“How do you know Freddie?” Pete asked as I went about my early Sunday morning ritual of chasing away pre-preaching jitters by straightening hymnals, removing scrap paper from pews and setting up the lectern with sermon notes and announcement reminders.

Pete was the local Catholic who lived down the street from the little white church and his early Sunday morning visits became a standing date that I looked forward to. It was a time to catch up with what was happening in the little village, laugh and share our stories of faith (both high and low), all before the official worship hour would begin, with me putting on my clergy robe and him leaving to go up the road to be with his Catholic brothers and sisters.

“Who?” I asked as began setting up the props needed for that morning’s children message—trick candles that can’t be blown out and water on the side in case of fire. The kids of the little white church are going to love this!

“I don’t know a Freddie.”

“Yes you do. I read your sermon online and you mentioned him,” Pete insisted.

Now I was really confused. I thought back to the sermon and realized Pete was talking about Frederick Buechner, a Presbyterian minister, theologian and writer of more than 30 books, one of which I had taken a quote from to illustrate a sermon point.

Shocked that Pete knew this pastor/writer that I had only encountered during my time studying at Princeton Seminary, it was now my turn to question him.

“Are you talking about Frederick Buechner? If so, how do you know him, and know him as ‘Freddie’?”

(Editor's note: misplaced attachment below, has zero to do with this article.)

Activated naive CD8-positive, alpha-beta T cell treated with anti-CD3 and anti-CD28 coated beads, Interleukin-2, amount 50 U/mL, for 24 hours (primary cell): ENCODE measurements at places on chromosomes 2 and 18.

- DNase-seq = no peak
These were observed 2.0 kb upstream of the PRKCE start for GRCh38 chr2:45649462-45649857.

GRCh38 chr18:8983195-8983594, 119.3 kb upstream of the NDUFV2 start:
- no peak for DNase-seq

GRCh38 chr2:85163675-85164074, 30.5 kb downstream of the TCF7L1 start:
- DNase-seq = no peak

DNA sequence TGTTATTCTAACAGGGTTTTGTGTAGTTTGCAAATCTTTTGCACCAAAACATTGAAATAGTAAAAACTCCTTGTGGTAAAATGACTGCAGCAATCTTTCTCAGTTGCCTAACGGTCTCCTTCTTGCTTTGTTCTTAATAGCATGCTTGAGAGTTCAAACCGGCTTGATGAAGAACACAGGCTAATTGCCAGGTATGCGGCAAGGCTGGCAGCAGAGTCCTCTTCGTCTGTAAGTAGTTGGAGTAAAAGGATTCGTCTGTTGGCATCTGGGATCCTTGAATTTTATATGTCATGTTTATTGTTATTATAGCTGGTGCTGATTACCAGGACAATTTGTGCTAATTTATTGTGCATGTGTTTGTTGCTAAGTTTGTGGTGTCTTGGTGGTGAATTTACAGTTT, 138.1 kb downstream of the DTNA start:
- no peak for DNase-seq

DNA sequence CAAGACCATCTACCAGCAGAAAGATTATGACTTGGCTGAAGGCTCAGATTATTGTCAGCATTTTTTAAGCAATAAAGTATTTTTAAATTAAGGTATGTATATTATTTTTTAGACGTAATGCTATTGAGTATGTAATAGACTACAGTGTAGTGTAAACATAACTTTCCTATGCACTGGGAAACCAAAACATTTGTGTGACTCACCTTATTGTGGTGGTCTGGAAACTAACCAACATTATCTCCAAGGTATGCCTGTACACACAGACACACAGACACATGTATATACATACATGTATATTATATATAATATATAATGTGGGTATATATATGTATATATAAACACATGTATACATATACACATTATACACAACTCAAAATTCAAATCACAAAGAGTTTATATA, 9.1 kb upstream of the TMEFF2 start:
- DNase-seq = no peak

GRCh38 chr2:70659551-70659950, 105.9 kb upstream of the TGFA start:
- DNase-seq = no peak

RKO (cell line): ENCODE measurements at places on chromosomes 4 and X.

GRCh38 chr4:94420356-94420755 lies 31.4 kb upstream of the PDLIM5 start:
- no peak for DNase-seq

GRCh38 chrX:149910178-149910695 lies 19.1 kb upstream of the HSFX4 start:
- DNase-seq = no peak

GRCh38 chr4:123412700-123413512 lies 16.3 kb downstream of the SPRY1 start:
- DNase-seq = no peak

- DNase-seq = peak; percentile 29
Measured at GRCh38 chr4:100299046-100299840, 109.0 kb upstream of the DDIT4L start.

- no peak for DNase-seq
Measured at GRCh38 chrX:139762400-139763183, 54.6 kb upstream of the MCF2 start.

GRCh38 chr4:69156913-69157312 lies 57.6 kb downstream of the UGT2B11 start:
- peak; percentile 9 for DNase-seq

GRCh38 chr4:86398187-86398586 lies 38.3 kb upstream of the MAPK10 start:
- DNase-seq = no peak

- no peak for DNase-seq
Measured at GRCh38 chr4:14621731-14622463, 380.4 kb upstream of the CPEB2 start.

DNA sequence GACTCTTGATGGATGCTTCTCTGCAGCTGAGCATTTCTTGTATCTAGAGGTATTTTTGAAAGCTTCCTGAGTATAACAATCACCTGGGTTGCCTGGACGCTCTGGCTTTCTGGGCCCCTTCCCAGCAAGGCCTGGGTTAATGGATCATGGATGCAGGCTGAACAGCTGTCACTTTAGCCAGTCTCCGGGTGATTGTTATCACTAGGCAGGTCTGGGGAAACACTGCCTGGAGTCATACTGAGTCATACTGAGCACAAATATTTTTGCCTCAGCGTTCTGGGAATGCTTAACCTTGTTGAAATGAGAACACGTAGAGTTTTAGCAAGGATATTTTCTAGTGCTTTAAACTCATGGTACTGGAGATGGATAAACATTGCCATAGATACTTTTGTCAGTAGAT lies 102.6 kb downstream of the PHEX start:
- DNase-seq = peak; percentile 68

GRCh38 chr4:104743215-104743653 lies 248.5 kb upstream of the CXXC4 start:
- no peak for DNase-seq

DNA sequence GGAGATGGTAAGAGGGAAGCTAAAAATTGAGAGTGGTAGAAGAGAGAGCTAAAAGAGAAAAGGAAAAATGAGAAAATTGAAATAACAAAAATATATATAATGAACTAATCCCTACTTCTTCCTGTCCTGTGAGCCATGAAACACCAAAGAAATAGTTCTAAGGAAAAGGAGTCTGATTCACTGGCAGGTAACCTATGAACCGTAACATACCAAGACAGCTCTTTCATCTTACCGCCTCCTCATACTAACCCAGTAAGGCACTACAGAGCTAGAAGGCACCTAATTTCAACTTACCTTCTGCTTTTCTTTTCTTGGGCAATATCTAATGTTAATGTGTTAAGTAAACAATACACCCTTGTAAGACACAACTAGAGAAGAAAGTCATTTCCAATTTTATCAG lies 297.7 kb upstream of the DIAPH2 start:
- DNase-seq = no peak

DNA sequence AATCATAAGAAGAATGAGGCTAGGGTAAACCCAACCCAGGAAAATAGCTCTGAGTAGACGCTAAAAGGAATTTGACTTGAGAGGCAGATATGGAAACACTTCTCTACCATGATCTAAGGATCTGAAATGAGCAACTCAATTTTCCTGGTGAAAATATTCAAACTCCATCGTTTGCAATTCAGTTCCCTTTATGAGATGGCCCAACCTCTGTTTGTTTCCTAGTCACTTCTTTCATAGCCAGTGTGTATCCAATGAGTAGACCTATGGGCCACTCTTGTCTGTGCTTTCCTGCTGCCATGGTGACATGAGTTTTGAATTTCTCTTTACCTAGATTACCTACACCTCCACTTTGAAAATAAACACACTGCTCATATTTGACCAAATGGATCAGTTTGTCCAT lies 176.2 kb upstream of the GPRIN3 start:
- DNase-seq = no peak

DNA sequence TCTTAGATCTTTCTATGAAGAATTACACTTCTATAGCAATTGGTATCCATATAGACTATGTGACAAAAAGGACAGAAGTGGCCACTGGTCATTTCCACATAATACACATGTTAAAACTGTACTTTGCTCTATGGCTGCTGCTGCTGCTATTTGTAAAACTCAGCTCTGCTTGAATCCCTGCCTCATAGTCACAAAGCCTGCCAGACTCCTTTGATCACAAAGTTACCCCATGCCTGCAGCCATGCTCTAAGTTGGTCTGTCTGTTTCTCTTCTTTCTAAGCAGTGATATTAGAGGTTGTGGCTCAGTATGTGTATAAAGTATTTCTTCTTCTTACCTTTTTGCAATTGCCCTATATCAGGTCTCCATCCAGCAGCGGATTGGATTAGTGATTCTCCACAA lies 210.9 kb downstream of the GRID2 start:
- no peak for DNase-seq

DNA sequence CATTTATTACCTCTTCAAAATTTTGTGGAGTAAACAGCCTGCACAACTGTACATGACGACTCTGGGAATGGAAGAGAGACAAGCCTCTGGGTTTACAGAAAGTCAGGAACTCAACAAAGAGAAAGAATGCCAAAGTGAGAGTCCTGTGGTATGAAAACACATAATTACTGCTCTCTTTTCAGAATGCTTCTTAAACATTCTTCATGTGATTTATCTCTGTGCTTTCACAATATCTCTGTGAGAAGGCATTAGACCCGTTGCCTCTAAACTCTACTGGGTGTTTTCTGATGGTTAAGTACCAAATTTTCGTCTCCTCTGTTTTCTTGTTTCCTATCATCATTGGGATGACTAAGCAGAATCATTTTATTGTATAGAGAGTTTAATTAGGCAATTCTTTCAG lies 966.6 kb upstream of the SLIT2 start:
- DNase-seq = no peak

Turns out Pete’s dad was an electrician and Pete, who used to help his dad out, remembered doing a job at Frederick Buechner’s home which was just “up the road, heading out of the village towards Vermont, over the mountain.”

I was stunned with awe and excitement.

“Wait, the road heading out of New York State towards Vermont, then over the mountain? That one? That’s where I live!”

“Yep. You didn’t know Freddie’s your neighbor?”

I couldn’t believe that an author/pastor/theologian whose books were on my very shelves in the “oldest house in Rupert” as the locals referred to the house my husband and I bought, lived in the same neck of the woods I had come to live—and love.

“Wow, so you know Frederick as ‘Freddie’,” I uttered again. Life in a rural village never ceases to amaze.

Later that day as I sat on the porch of our little red Vermont home, still feeling this awe that Pete knew “Freddie”, I got to thinking about all the other creative people who called this part of the world home.

There was an author of several books about dogs, in which a movie was actually filmed years ago starring Jeff Bridges (Meet the Dogs of Bedlam Farm). He lived up the road on the outskirts of the village in which the little white church stood.

On the outskirts a bit farther up the road, heading north, was a noted chef from Manhattan who resided in my ultimate dream home—a period correct 1700’s home complete with a pond, goats and sheep.

Other neighbors surrounding me included an artisanal cheese maker, a rug creator, an angora yarn designer, a metalsmith, a glass designer, a painter and a freelance writer whom actually worked at the same New York City publishing company I worked for and who remembered me, as I had the office down the hall from her. She was now living this rural way of life as well.